Good grief, I feel tears coming now. I just don’t want to leave my kids. At least my older children have a good idea of what I value, what kind of person I am, and what I believe about the world. It makes me so sad that my youngest is only 10. We have only barely touched on the subjects of religion, politics, and why people might believe in things or behave in ways that we don’t. Those long, deep conversations only come with age and maturity. It is important to me to talk to my children about what they hear people say in casual conversations, on the radio, television or read in books. I so want to have those conversations with her on our long commute to and from town.
The Dreaded Side effects:The side effects can bring my mood down, but I will take these over cancer growth any day.
Lympheodema: My lympheodema in my hand has worsened. It looks like it did 2 years ago. Thankfully it is not as bad as it was 3 1/2 years ago when two more lymph nodes were removed under my arm causing my arm and hand to swell. Before now, the swelling had subsided considerably, and I could even see the veins on the back of my hand. With chemo, I am faced again with needing to wear my compression glove more often and it is really a pain when so much cleaning deals with water.
My Head: My head has several skin infections that have started to appear into the 2nd week after my infusions. I am having the hardest time getting rid of them. These are on the crown of my head with a few on the sides and back. By the time the following treatment is about to occur, they heal and then the cycle continues.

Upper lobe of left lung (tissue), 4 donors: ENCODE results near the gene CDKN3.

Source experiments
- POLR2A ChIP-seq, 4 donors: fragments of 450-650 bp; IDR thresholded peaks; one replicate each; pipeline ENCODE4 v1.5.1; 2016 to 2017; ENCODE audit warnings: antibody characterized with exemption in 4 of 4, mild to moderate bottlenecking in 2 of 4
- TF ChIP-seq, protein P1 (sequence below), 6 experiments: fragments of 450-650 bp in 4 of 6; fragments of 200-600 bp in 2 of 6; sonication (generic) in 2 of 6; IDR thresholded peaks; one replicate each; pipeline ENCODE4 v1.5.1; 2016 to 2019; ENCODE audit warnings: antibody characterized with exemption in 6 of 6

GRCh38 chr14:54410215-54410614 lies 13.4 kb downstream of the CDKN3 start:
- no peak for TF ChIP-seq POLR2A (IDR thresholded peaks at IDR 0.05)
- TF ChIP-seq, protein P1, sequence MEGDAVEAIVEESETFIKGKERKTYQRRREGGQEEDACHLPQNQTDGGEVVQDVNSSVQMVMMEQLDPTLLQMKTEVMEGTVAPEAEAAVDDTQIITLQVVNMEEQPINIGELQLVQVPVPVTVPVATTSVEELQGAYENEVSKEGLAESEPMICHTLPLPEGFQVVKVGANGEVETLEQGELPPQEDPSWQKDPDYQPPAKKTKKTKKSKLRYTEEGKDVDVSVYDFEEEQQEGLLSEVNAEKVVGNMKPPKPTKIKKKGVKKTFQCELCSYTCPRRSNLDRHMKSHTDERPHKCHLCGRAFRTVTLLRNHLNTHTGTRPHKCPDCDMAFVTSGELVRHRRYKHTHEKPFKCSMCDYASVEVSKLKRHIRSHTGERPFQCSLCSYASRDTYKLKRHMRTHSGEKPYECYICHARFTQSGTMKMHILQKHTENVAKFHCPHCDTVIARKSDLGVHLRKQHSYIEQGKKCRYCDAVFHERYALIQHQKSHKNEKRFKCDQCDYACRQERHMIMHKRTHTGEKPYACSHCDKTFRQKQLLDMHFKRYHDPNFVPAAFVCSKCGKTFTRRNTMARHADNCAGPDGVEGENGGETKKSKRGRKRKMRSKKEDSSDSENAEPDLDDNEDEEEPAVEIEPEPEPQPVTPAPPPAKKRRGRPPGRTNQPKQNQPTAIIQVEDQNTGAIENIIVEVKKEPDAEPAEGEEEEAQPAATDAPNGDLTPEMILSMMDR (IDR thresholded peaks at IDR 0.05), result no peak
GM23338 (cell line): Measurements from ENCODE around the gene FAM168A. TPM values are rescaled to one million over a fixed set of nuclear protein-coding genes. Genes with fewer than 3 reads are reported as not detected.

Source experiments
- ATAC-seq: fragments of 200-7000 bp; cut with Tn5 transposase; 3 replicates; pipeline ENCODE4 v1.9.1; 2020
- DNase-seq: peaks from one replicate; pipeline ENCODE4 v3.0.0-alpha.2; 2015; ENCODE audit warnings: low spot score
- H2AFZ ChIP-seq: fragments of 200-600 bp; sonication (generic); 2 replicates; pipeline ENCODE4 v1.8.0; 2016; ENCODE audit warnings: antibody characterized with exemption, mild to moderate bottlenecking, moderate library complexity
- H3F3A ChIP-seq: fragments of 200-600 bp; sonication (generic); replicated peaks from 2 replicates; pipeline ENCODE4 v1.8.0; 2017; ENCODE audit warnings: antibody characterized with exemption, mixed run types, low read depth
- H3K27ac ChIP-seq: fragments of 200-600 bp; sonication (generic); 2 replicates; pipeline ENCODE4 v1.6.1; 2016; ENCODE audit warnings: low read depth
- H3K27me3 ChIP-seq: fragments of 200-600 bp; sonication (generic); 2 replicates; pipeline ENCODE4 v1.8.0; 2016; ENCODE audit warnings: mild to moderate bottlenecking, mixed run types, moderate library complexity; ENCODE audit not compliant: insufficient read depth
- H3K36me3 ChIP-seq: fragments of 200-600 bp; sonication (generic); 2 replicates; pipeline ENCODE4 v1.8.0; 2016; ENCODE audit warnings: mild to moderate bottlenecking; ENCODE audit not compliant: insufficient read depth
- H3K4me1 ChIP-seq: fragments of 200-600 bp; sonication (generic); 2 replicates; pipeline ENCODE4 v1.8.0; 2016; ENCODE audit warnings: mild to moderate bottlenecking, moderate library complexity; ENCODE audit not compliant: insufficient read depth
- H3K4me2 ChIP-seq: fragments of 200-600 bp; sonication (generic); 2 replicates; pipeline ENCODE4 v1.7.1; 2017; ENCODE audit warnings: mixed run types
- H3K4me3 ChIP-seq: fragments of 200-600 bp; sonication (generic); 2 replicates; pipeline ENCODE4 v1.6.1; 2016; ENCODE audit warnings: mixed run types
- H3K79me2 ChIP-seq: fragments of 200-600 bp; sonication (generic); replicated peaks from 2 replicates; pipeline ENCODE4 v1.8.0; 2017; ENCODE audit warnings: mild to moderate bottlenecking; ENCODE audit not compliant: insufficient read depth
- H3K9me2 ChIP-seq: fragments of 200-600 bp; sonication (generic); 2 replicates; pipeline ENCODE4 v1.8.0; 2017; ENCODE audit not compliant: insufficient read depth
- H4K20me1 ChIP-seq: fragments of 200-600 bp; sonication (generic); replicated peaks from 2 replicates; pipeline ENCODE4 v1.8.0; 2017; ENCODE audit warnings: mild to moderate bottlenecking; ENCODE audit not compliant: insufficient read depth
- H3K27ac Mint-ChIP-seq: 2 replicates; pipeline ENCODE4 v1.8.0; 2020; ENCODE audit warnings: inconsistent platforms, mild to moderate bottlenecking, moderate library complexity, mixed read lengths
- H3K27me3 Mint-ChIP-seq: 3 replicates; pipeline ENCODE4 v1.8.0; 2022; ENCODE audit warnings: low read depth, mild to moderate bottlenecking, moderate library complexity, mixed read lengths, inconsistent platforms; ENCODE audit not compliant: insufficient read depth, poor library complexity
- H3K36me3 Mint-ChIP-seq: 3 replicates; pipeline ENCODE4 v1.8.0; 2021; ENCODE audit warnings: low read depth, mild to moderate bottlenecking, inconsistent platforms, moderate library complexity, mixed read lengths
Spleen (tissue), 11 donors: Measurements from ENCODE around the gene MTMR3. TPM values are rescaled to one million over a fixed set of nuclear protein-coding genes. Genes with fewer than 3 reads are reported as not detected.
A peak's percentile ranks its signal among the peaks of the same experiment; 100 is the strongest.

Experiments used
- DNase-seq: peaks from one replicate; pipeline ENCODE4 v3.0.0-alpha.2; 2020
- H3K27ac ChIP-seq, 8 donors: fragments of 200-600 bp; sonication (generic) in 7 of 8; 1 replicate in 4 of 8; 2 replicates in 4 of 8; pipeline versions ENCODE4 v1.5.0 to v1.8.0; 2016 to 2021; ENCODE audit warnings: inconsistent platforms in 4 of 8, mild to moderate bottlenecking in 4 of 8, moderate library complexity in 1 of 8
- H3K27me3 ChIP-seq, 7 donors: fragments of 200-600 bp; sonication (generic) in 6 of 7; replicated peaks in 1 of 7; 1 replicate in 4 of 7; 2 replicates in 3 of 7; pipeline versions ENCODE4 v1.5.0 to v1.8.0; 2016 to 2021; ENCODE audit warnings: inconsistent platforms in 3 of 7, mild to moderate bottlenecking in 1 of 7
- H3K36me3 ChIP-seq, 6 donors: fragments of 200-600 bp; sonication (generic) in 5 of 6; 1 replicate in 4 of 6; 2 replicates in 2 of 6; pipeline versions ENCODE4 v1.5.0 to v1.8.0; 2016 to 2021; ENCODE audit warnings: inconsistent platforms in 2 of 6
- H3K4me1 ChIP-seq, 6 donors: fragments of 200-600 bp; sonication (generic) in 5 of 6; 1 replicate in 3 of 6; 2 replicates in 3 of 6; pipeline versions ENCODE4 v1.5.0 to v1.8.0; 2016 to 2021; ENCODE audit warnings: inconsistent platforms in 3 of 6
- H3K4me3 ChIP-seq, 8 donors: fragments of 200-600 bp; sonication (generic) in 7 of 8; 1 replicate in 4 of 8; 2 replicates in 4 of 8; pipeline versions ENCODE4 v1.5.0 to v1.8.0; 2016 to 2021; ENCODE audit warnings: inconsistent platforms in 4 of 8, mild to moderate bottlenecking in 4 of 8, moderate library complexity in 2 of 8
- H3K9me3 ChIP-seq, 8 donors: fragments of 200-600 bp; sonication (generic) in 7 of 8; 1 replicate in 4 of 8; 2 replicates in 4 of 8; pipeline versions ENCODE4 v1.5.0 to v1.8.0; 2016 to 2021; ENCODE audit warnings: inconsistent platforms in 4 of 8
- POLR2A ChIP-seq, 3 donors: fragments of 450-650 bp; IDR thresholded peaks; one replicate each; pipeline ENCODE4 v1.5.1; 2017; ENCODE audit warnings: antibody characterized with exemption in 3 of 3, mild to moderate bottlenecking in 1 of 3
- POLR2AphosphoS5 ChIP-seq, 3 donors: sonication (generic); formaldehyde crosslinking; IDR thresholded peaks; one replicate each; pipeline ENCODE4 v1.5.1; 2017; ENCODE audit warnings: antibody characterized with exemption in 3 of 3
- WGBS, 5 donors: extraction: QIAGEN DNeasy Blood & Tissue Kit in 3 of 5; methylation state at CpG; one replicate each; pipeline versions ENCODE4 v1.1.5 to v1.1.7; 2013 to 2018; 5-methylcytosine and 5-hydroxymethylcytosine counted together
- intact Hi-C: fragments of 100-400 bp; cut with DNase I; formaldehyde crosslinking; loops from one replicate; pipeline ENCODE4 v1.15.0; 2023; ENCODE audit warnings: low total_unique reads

Fingernails: I can see the little white lines on my fingernails that are the result of treatment. I had forgotten about those lines from my 6 rounds of chemo in 2010.
Mouth Ulcer: I still have that nuisance ulcer that keeps trying to fester on the side of my mouth. The salt and water rinsing that I have been doing with me letting the solution drip unto the ulcer as I spit the fluid out seems to have helped. The first breakout was horrible.
Diarrhea: My diarrhea has been every day. I guess I need to take more Imodium. But at least it is coming out. With IBS (irritable bowel syndrome), sometimes the cramping is unbearable mostly because nothing wants to come out. I am so thankful to have the right IBS medicine now.
Tired: First weekend after my infusion is always the worst.
My HusbandI wish my husband would talk to me more or at least let me know he sympathizes with my situation. At the very least I wish he would say he is sorry when he says something that completely leaves me in tears. Then he has to ask, did I do something to upset you? At that point I have so many emotions swirling around my mind that I can’t pin point the one comment that started my tears. I am sure that leaves him confused as well, but I still wish he would make an effort to try to figure out the breaking point. Whatever is said leaves me feeling down, unhappy and alone. I am not the easiest person to live with it is true especially when my life is so out of control. More than not, I am sure I am super sensitive to anything that might remind me of how helpless I am. If you don’t have your health, all the other aspects of your life become so difficult.